Figure 3 shows the phase portrait of the dynamical system (30) for , , , , , , , , and . We observe one limit cycle about the origin . This implies that the waves are stable, and there are no noises to disturb them.
3.2.2 Quasiperiodic and chaotic motions of the perturbed system
In this section, we will study the quasiperiodic and chaotic motions for Eq. (1) under the external perturbation. As in the previous process, we find the following perturbed dynamical system:
where , and are given by Eqs. (28) and (29); is an external periodic perturbation, is a strength of the external perturbation, and is the frequency. The difference between the system (30) and the system (38) is that only external periodic perturbation is added with the system (38).
In Figure 5, we have presented a phase portrait of the perturbed system (38) under the conditions of parameter values as those in Figure 3, except those fixed and . For the same parameter values as Figure 5, we plotted in Figure 6 the quasiperiodicity of and versus . From this plot, it is obvious to notice that the perturbed system (38) has quasiperiodic motion even with the consideration of the external periodic perturbation.
If we increase the strength of the periodic perturbation by considering , the other parameter values remain as in Figure 5, the perturbed system (38) shows quasiperiodic route to chaos as it is shown in Figure 7. In this case, the solutions ignore the periodic motions and represent random sequences of uncorrelated oscillations (see Figures 7 and 8).
From the above observations, it is straightforward to notice that the strength of the periodic perturbation significantly enhances the development of the quasiperiodic motion of the perturbed system (38) and quasiperiodic route to chaotic motion of the system (38). Thus, the perturbed NLS Eq. (1) with the power-law nonlinearity in a nano-optical fiber not only has solitonic and periodic wave solutions but could also possess quasiperiodic and chaotic motions.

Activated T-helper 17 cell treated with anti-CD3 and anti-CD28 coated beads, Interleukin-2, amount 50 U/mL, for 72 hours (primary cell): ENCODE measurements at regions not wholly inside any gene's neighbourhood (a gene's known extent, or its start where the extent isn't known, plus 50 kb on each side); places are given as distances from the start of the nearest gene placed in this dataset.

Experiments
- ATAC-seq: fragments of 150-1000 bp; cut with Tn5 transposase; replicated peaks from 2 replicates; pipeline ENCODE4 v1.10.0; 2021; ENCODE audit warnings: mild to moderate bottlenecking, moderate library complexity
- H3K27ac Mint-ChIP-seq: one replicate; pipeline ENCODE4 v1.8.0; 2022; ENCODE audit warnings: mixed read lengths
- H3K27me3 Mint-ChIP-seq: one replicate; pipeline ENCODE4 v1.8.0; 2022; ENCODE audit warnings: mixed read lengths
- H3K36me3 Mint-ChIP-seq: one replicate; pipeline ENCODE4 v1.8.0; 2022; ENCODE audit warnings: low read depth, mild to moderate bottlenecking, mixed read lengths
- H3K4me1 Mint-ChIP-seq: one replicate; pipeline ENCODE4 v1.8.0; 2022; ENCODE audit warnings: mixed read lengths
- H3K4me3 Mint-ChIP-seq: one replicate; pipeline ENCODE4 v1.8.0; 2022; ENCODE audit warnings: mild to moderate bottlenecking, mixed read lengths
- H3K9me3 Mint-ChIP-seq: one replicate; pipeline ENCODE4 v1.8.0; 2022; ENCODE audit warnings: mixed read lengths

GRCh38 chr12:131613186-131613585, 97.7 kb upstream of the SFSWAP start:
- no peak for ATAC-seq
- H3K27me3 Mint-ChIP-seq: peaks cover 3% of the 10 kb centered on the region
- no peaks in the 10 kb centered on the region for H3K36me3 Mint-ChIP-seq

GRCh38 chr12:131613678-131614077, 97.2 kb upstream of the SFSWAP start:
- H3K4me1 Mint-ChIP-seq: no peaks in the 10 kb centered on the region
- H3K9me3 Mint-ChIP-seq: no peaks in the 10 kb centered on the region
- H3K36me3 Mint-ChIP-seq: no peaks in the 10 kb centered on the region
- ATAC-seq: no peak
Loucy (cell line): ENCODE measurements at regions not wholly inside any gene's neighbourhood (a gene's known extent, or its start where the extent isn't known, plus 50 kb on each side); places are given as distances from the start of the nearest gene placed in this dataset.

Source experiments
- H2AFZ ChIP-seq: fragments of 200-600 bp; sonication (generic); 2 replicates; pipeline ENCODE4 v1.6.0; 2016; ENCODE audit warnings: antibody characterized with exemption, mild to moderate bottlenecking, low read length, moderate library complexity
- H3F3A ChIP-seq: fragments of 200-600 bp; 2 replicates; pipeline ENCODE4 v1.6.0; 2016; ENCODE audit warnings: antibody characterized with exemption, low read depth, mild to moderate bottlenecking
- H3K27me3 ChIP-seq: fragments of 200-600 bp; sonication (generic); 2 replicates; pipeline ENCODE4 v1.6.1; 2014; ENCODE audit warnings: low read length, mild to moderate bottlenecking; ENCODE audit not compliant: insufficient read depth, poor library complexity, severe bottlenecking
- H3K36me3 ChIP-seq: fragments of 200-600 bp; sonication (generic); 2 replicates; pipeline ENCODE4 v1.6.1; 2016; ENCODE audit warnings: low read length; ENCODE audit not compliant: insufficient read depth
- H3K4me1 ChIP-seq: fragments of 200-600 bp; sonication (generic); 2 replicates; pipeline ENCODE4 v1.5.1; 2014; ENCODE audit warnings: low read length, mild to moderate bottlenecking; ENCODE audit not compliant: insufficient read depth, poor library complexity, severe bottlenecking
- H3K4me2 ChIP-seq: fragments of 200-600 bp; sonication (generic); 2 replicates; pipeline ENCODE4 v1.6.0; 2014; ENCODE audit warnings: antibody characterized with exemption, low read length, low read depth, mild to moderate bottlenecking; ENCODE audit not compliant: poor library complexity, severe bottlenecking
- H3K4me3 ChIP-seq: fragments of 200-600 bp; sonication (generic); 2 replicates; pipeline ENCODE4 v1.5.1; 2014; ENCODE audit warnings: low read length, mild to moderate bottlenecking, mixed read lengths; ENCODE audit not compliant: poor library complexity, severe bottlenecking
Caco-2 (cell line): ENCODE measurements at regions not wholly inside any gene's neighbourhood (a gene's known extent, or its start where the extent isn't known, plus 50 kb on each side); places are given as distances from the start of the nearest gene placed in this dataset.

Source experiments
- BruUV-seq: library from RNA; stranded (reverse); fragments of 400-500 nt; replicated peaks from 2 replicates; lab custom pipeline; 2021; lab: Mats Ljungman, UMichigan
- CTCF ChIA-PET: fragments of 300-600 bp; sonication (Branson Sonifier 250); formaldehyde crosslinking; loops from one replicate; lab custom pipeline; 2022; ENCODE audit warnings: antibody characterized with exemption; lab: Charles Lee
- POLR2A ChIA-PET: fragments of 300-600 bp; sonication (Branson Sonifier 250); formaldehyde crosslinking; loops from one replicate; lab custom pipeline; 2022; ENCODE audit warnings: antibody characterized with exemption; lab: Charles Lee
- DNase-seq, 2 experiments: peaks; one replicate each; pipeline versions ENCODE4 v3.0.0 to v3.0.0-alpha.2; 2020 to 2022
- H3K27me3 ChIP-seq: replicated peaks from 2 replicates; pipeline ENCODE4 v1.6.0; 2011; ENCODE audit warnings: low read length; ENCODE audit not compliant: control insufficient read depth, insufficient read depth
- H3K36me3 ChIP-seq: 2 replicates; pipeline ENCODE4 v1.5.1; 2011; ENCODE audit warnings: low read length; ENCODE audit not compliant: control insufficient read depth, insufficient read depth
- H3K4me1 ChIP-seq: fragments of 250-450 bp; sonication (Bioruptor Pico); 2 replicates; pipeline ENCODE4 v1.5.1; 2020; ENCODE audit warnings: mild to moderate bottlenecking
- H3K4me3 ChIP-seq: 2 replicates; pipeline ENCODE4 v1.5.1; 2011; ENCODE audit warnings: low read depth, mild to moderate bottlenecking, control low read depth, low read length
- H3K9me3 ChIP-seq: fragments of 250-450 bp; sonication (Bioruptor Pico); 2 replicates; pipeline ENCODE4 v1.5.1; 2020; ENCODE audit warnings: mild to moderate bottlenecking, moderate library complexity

In this chapter, we have investigated the perturbed nonlinear Schrodinger equation involving power-law nonlinearity and higher-order dispersions. We have constructed exact traveling wave solutions of the model by means of the well-known auxiliary equation method. We showed the existence of a family of traveling wave solutions and we have reported the parametric conditions on the physical parameters for the existence of these propagating solutions. Moreover, by employing Stuart and DiPrima’s stability analysis method, a dispersion relation for the MI gain has been obtained. The outcomes of the instability development depend upon the nonlinearity, the power levels, and the dispersion parameters; the instability region increases regardless of the dispersion regime. The results may find straightforward applications in nonlinear optics, particularly in fiber-optical communication. Afterward, equivalent two-dimensional planar dynamic system and Hamiltonian have been derived and equilibrium points of the corresponding system have been gotten through the bifurcation theory. In addition, we have addressed the periodic, quasiperiodic, and chaotic behaviors of the traveling waves considering an external periodic perturbation. It has been observed that the perturbed system shows quasiperiodic route to chaos as a result of the strength of the periodic perturbation enhancement.
Conflict of interest
The authors declare no conflict of interest.